People get rational and reliable explanations for their feelings, speech, and actions. They learn how to make changes in their lives by directing their traits in a positive way. What we do with our traits determines our level of contentment. As we begin to control of our lives, we feel less victimized by what goes on around us.

Personology offers a fresh, unbiased outlook toward others. People who use Personology in their daily lives tend not to judge the behavior of other people as good or bad. Everyone begins to realize that people are just "built that way." Understanding Personology takes the sting out of relationships.

People are starting businesses, selecting partners/suppliers/providers, determining their earning potential, and working independently. We need confidence in our selection of co-workers, friends, and partners and balance in our personal relationships. More and more individuals are doing for themselves what employers used to do for them. However, they need newer, better tools now.

Everyone wants a simpler life yet our social and political structures appear more complex. Many people are starting to believe that conventional, accepted solutions for social issues fail to reach the core of our problems. We are no longer comfortable with complicated explanations for situations that appear quite clear.

Consequently, there is a widespread movement toward simplicity and common sense. In this atmosphere, we are becoming our own decorators, researchers, and day-traders…our own experts.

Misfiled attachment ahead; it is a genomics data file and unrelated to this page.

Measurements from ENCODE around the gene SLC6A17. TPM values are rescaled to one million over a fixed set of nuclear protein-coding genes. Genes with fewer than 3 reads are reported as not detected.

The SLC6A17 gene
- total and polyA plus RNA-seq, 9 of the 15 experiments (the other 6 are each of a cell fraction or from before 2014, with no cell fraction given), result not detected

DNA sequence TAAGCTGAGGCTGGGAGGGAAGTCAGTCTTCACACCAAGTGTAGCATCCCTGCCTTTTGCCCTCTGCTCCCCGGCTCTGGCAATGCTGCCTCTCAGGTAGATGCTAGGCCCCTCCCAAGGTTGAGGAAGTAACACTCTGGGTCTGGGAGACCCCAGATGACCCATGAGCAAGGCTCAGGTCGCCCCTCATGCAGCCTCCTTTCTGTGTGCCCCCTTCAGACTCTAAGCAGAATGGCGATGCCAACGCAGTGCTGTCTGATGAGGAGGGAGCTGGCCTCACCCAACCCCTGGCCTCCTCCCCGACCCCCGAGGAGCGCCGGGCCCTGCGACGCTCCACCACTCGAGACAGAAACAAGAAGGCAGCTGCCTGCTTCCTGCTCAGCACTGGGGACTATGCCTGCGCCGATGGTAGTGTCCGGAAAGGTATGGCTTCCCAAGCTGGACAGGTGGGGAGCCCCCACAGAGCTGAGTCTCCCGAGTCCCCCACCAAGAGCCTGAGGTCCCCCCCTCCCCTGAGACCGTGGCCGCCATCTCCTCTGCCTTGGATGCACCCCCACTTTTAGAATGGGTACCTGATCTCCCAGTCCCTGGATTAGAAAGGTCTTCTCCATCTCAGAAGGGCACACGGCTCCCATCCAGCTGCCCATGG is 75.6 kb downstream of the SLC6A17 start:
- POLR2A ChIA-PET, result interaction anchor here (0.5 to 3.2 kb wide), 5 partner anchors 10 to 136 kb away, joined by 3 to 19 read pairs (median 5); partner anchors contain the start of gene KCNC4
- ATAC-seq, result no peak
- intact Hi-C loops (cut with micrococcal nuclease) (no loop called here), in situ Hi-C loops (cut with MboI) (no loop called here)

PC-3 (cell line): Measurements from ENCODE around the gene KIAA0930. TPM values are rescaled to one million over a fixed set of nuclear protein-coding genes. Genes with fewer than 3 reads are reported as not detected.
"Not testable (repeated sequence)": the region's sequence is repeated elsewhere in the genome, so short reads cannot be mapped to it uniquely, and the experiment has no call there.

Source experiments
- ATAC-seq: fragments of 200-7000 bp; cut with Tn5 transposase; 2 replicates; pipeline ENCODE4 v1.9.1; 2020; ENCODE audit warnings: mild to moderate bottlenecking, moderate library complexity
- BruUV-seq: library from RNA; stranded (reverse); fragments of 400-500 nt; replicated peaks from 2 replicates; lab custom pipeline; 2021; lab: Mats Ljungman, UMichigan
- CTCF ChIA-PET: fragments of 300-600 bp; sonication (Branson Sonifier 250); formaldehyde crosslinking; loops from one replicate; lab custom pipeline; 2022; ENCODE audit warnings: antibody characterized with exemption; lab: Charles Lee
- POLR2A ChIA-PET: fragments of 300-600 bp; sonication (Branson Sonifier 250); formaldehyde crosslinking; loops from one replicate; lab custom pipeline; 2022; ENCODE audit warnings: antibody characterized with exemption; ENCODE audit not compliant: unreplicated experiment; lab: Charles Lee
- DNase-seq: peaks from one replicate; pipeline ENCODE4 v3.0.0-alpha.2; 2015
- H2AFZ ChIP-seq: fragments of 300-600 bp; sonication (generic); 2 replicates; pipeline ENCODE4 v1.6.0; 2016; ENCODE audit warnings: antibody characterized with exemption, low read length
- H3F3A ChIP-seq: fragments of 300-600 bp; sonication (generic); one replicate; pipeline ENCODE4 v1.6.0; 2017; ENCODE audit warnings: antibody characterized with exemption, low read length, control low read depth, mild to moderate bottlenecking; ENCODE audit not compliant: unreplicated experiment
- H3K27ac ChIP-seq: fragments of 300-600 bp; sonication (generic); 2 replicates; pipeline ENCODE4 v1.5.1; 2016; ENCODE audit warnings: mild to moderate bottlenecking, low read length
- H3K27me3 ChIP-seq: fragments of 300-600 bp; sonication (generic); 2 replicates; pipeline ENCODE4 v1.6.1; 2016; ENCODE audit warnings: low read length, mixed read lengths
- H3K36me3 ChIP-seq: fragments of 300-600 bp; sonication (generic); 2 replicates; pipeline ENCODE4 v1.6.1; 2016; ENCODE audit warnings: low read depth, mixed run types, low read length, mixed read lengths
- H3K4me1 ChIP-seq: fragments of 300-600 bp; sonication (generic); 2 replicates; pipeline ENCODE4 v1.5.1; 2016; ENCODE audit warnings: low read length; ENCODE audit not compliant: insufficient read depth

This web site shows why a natural, logical approach like Personology has such great appeal. Everyone can begin to understand behavior in a practical, easy-to-use way…on the street, in their homes, and face to face.

Humanity yearns to discover the secrets of how our features, expressions and physical structure relate to our inner nature. Ancients sought strength of character by dressing up as animals that they believed reflected desired traits. They believed in a relationship between appearance and behavior.

Pythagoras, Socrates, and Plato used a form of physiognomy (structure indicates character) to discover the soul of an individual. Aristotle and Hippocrates tried to make a science of it and looked at constitutional body types. Galen (150 A. D.) explored the function of the brain and divided it into three areas: imagination, reason, and memory. Lavater (1741-1801) tried to blend the spiritual and physical into a philosophy of physiognomy.

Around 1800, an Austrian physician, Franz Joseph Gall, revisited Galen's work and tried to prove the "brain indicates function of structure" idea. With help from an associate, he originated a system named phrenology. Phrenology, unfortunately, did not last long as a reputable explanation for human behavior. Detractors never disproved all of the basic tenets of phrenology but phrenologists failed as a group to sustain their credibility.